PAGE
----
James Madison Papers

To James Madison from James Leander Cathcart, 18 September 1803 (Abstract)

§ From James Leander Cathcart

18 September 1803, “US Frigate Adams off Almeria bay.” No. 13. “The enclosed detail will inform you of our actual position at Tunis.”1 Informs JM that “the Bashaws political reason” for not receiving Cathcart at Tunis was “in consequence of a request from the Dey of Algiers to that purport, in compliance with the will of the Sanhedrim & their most righteous Secretary.” Is “consequently consider’d by them as no longer encharged with the affairs” of the U.S. in either regency. Notes that his “functions will cease” once he has offered Tripoli “the terms of peace prescribed” by his instructions “& deliver’d the jewels & property” of the U.S. in his possession to the “person appointed to receive them, who … will either be the Commander of the Station or whoever is appointed Consul general at Algiers.” Should U.S. interests require an agent to supersede him at Tunis, requests “that it may be done in as delicate a manner as possible, that my reputation may not suffer in the estimation of my fellow Citizens.” “I request Sir that this may be consider’d by government as my resignation.”

“I am now in quest of the Comodore whom I expect to find either at Gibraltar or Malaga & shall proceed to the execution of my instructions at Tripoli as soon as he may find it convenient to take me there.” Will inform JM of the results at “the earliest opportunity” and then proceed to Leghorn to ready himself to return to the U.S. “on receiving the Presidents orders.” “I should have dispatch’d a courier from Tunis but in consequence of the Bashaws refusing our offer of an annuity at that place I was apprehensive that the Bashaw of Tripoli would be very exorbitant in his demands unless our offers are accompanied with force, making propositions in any other way would look as if we were tired of the war.” Hopes that the manner in which he “open’d the negotiation at Tunis will meet the Presidents approbation.” Offered “a premium to be allow’d a commercial priviledge which we do not enjoy,” but it was denied; “consequently we are exonorated from the promise of the premium.”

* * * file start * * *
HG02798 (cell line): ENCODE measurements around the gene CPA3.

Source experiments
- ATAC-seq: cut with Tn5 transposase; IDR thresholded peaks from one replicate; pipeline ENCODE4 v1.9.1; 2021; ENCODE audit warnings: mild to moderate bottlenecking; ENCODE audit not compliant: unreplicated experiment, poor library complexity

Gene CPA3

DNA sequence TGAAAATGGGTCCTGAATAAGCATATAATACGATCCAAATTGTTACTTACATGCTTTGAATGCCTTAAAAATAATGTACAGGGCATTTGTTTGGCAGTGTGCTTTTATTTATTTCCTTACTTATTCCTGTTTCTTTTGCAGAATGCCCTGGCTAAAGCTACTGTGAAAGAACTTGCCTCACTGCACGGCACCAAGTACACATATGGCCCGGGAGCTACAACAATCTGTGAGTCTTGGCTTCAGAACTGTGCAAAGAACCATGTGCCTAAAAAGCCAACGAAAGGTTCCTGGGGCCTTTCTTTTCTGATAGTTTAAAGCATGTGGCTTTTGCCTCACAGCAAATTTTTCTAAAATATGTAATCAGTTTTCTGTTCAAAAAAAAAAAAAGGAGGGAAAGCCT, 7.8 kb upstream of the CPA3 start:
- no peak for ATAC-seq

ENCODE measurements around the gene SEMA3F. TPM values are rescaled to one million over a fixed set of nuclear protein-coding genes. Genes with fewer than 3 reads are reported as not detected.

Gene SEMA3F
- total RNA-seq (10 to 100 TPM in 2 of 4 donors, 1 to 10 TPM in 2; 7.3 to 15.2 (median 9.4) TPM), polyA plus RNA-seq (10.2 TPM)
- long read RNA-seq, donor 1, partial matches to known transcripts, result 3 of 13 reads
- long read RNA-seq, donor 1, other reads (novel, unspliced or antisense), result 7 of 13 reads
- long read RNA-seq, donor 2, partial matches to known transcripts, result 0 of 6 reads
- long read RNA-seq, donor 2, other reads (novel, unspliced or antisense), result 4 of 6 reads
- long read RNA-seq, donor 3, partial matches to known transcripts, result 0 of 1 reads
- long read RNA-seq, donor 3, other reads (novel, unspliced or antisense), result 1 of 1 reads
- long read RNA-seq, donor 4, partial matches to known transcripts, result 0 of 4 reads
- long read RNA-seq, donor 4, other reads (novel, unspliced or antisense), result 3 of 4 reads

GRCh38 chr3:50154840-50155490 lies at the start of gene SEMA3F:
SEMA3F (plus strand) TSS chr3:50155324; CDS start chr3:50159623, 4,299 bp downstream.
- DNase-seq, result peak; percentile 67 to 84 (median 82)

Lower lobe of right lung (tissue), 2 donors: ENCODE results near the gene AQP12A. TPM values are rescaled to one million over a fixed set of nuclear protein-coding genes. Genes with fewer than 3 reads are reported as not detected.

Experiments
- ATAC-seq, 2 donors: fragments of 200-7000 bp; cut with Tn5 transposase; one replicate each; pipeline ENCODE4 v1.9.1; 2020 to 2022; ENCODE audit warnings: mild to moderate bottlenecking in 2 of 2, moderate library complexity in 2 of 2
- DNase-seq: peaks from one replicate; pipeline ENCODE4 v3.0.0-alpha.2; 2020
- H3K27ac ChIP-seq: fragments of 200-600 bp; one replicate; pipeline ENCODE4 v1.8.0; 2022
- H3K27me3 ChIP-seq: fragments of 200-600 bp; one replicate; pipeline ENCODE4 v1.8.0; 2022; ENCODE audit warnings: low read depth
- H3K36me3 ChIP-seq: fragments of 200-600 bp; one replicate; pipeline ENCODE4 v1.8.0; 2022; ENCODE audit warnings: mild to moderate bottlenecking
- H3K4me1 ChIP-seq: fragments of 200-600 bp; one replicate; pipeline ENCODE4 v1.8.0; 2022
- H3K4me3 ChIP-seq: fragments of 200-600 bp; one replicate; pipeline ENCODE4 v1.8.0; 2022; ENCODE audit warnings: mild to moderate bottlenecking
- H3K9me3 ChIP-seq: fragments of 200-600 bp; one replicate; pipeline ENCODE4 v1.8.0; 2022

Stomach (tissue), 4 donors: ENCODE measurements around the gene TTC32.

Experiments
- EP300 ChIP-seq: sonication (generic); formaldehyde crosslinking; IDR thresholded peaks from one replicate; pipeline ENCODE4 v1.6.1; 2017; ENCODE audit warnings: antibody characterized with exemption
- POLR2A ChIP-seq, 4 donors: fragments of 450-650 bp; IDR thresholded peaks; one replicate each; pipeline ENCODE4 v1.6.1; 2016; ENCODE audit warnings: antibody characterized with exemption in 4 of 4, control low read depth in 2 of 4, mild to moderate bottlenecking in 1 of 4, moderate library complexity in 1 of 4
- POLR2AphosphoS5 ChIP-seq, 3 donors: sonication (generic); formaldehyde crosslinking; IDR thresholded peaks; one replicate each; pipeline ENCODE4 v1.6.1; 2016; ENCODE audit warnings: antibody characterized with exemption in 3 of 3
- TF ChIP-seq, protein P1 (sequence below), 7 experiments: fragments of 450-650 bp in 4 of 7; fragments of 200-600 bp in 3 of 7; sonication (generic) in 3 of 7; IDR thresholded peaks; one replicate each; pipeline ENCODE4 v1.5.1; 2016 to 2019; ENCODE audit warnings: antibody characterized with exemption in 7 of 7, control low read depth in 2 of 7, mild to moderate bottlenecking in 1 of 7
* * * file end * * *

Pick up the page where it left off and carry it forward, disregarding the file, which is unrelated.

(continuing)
Congratulates the president “and all those particularly concern’d in the negotiation for the cession of Louisiana.” Calls this event “an epoch in our national history second to none but the declaration of Independence.” It “opens an ample field for commercial enterprize, it consolidates the Union so far as the western territories are concern’d & prevents our being subject to the devices of an intrigueing ambitious & restless neighbor.” Believes he would be remiss to his family if he did not apply for one of the positions to be created for governing Louisiana, “more especially as contrary to the example of some Barbary Consuls I shall return home five thousand dollars at least poorer than I was the day I was appointed Consul for Tripoli.” “I therefore request you to mention me to the President & Senate in such a manner as you may think I merit, & should I … succeed both the President & yourself Sir may depend upon my gratitude for the preference shewn me & my country may depend upon my faithful services according to the best of my abilities …: my knowledge of the languages used in that country probably would render me as useful and I hope my character at this period of my life is not doubtful.” Begs to be informed of his “fate as soon as possible.” Refers JM to Captain Campbell “for any additional information he being perfectly acquainted with all my operations for some time past.”

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